Vincent Pontet
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  • Opera /
Henry Purcell (1659-1695)

Dido and Æneas

Opera in one prologue and three acts
Libretto by Nahum Tate
Text of the prologue by Maylis de Kerangal
First performed on December 1689 at the Boarding School for girls from Chelsea

New production of the Festival d'Aix-en-Provence and its Académie
In coproduction with the Bolshoi Theater - State Academic Theater of Russia

A rendezvous MP2018 Quel Amour !

Prices : 270€, 180€, 150€, 120€, 55€, 30€
Youth ticket price : 9€
Children's discovery offer for all performances
Performance available with season ticket packages and Premium or Prestige offers

Book for free your individual surtitles tablet (languages available: French, English and German)

1 hour and 20 minutes
Sung in English with French and English surtitles
Václav Luks
Stage Director
Vincent Huguet*
Stage Designer
Aurélie Maestre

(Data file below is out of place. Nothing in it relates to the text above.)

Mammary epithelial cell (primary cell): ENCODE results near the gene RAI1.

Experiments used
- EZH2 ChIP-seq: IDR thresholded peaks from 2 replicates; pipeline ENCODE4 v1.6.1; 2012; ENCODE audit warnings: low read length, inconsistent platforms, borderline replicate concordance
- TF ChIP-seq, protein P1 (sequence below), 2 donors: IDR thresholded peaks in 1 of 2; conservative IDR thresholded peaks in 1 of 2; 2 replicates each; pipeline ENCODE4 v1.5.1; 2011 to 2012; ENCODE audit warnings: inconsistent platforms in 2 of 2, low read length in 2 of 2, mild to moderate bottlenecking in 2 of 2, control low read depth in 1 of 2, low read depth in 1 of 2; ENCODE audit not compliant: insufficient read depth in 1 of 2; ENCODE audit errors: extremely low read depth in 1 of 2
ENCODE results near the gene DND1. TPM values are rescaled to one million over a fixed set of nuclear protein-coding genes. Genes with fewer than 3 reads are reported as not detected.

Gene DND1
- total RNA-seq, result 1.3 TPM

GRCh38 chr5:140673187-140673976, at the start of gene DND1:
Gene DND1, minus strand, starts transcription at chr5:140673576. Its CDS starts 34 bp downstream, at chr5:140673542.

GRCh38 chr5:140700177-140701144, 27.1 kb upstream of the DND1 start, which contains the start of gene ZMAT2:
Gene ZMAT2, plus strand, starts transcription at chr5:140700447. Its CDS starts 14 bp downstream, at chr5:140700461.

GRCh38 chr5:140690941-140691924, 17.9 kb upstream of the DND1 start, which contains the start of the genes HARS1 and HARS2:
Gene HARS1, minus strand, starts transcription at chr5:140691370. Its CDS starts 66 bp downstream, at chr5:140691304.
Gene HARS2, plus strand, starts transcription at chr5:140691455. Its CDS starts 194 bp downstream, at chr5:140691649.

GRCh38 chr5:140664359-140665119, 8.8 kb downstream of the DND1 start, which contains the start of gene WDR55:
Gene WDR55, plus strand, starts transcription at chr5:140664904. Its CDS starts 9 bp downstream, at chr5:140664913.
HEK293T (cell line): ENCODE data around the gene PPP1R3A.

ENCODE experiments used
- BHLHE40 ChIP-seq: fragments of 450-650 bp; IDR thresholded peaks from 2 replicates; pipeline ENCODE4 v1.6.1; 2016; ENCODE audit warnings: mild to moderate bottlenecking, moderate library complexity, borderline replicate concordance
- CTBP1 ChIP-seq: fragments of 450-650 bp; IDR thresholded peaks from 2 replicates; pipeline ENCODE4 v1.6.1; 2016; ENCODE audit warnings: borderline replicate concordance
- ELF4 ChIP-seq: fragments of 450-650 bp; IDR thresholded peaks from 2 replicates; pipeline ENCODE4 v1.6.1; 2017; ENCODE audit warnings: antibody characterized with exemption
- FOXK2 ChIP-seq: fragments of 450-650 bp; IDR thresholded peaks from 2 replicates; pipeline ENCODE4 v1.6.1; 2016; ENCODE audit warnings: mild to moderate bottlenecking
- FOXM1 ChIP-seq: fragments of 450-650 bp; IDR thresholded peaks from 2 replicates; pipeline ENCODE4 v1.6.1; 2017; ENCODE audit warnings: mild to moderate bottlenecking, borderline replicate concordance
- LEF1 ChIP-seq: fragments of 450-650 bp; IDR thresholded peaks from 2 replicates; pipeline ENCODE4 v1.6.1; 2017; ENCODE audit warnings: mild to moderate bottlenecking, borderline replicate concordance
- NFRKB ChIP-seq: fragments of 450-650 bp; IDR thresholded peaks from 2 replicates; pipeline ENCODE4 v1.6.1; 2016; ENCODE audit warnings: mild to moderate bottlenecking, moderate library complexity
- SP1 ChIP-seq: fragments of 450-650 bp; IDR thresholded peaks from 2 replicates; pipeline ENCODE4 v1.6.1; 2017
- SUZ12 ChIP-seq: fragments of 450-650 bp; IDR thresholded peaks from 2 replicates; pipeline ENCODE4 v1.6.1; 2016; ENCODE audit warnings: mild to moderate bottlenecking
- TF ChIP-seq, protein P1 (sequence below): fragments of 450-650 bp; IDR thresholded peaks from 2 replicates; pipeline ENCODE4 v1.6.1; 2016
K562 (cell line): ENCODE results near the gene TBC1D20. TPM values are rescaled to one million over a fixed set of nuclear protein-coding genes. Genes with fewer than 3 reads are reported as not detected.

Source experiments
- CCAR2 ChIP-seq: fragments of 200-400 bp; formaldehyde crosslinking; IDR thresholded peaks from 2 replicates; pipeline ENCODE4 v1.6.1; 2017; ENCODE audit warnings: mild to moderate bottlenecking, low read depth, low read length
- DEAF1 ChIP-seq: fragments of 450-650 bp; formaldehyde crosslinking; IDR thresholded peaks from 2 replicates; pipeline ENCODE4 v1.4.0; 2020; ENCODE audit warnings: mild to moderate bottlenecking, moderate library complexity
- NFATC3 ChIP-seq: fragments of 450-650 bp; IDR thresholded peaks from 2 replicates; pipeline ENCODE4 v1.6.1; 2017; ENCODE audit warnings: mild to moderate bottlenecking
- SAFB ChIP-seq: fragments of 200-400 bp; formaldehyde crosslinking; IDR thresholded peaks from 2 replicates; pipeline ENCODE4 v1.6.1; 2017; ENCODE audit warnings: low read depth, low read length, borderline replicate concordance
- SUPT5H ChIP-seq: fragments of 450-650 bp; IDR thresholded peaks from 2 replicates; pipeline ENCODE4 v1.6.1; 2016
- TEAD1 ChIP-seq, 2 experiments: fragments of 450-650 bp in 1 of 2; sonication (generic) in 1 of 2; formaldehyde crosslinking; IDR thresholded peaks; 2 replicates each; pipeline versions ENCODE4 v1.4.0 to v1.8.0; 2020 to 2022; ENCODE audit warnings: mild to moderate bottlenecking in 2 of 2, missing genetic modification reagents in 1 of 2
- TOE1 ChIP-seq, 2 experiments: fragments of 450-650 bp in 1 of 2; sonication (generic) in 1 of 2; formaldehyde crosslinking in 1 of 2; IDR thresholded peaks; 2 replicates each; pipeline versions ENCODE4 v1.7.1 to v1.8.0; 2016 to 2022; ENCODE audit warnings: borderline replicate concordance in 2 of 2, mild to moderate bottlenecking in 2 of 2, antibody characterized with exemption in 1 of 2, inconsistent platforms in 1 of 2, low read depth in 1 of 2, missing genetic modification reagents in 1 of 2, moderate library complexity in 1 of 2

Costume Designer
Caroline de Vivaise
Lighting Designer
Bertrand Couderc
Kelebogile Pearl Besong
Woman from Cyprus
Rokia Traoré
Tobias Greenhalgh
Sophia Burgos
Sorceress / Spirit
Lucile Richardot
Second Woman
Rachel Redmond
First Witch
Fleur Barron*
Second Witch
Majdouline Zerari*
Peter Kirk
Chorus and orchestra
Ensemble Pygmalion
*Former artists of the Académie

Remember me ! but ah !
forget my fate.

Nahum Tate, Dido and Æneas, act III (1689)

Dido is Queen of Carthage. Æneas is a Trojan in exile. Their love will last only as long as their celebratory hunting party. They will tear each other apart over a recitative. And the queen will die to a sublime lament. Around this simple plot taken from Virgil’s Aeneid, Purcell composes one of the first English operas, a dark gem that is a masterpiece of the genre. In a concentrated piece over an eventful hour, a destiny is overturned. But the director, Vincent Huguet, places this destiny in a broader context by asking Maylis de Kerangal to write a prologue describing Dido’s wanderings before she comes to Carthage, revealing the ambiguity, the light and shade inherent in every being. Light and shade that a young cast and the musicians of the Ensemble Pygmalion, conducted for the first time by Václav Luks, will project on the stage of the Archevêché providing a perfect link between yesterday and today.

Individual surtitles tablets are provided by Paraphraz